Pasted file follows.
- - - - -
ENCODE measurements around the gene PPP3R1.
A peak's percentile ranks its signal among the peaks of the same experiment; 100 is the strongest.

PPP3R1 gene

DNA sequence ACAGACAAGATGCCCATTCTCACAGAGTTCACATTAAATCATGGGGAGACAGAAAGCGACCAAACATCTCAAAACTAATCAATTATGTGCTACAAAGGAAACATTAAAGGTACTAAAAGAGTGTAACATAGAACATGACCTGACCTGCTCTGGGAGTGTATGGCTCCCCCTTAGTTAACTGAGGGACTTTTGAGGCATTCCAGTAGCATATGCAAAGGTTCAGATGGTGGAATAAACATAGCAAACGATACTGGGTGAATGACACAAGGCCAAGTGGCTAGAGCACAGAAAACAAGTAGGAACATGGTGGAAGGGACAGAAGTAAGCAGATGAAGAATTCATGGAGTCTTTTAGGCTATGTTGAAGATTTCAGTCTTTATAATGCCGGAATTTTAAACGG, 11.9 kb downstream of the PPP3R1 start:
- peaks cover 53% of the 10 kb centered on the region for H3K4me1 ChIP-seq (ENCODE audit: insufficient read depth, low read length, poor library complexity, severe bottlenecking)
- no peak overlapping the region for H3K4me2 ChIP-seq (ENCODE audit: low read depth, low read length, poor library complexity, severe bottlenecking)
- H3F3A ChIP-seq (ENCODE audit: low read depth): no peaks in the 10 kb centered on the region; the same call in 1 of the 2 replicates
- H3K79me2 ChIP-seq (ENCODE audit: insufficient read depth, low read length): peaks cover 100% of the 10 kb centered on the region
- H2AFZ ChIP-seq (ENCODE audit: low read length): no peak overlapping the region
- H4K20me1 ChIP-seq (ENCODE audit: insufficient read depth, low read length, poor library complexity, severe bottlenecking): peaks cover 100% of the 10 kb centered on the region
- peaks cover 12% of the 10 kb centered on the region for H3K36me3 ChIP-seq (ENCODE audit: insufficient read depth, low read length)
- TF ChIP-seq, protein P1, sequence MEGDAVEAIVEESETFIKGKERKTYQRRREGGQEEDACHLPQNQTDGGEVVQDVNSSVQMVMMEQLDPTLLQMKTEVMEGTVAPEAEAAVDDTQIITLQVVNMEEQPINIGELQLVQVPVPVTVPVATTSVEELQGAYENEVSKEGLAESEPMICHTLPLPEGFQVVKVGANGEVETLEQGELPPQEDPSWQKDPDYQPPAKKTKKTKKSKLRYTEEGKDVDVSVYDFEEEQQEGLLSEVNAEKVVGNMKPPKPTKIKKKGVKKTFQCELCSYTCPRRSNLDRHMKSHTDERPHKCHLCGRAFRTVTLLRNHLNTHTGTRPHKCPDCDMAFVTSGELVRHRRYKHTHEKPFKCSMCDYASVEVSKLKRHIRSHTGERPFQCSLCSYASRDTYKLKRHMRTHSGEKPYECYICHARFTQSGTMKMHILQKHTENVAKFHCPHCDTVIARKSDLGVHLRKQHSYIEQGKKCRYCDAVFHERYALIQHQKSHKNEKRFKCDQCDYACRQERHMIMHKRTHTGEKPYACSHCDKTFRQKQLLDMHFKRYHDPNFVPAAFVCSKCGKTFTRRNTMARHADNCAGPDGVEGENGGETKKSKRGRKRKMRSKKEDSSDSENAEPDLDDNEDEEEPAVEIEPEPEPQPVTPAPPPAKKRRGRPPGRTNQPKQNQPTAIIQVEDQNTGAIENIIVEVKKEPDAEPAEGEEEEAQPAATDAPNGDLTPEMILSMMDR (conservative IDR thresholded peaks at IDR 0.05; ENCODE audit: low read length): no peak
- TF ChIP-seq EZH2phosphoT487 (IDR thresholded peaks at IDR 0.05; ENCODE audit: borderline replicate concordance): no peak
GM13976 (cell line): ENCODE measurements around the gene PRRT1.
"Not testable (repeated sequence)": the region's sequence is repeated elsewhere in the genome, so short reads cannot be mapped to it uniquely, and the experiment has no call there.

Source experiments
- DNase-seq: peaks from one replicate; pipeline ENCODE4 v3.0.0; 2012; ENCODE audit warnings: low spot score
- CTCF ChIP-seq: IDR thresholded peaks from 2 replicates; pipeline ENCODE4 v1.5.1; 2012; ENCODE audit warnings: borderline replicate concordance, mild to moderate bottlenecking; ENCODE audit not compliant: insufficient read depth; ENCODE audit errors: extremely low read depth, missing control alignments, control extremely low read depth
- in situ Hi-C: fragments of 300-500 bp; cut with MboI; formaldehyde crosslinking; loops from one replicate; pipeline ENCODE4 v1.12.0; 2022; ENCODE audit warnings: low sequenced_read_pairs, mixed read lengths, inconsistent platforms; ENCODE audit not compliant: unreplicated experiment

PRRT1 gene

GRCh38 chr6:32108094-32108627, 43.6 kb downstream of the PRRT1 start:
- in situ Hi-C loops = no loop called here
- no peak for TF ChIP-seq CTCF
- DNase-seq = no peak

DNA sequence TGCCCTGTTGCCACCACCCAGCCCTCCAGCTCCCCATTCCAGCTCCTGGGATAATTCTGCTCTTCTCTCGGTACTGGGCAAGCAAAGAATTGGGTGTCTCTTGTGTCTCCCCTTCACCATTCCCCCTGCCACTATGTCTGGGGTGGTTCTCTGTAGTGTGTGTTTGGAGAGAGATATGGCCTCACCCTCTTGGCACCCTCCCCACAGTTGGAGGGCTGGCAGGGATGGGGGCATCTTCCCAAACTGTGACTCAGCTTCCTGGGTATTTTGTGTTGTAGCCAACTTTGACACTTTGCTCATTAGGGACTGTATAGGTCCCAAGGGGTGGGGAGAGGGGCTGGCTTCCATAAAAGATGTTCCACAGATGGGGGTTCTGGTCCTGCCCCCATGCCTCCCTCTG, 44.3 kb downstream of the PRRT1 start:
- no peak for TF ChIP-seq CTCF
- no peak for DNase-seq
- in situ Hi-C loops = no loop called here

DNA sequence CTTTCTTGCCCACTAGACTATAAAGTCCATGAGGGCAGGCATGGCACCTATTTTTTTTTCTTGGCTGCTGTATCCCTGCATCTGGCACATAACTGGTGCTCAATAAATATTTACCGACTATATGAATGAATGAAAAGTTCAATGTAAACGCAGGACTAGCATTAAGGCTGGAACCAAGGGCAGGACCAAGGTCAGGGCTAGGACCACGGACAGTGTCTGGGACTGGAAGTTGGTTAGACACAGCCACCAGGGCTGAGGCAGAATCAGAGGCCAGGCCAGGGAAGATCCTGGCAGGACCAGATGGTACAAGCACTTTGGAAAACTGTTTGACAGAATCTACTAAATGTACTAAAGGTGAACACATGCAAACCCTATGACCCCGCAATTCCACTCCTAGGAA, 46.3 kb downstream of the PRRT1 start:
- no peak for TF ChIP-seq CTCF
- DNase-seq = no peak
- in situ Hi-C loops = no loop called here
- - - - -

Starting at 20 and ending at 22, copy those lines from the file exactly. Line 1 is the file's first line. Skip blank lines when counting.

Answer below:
PRRT1 gene

GRCh38 chr6:32108094-32108627, 43.6 kb downstream of the PRRT1 start:
- in situ Hi-C loops = no loop called here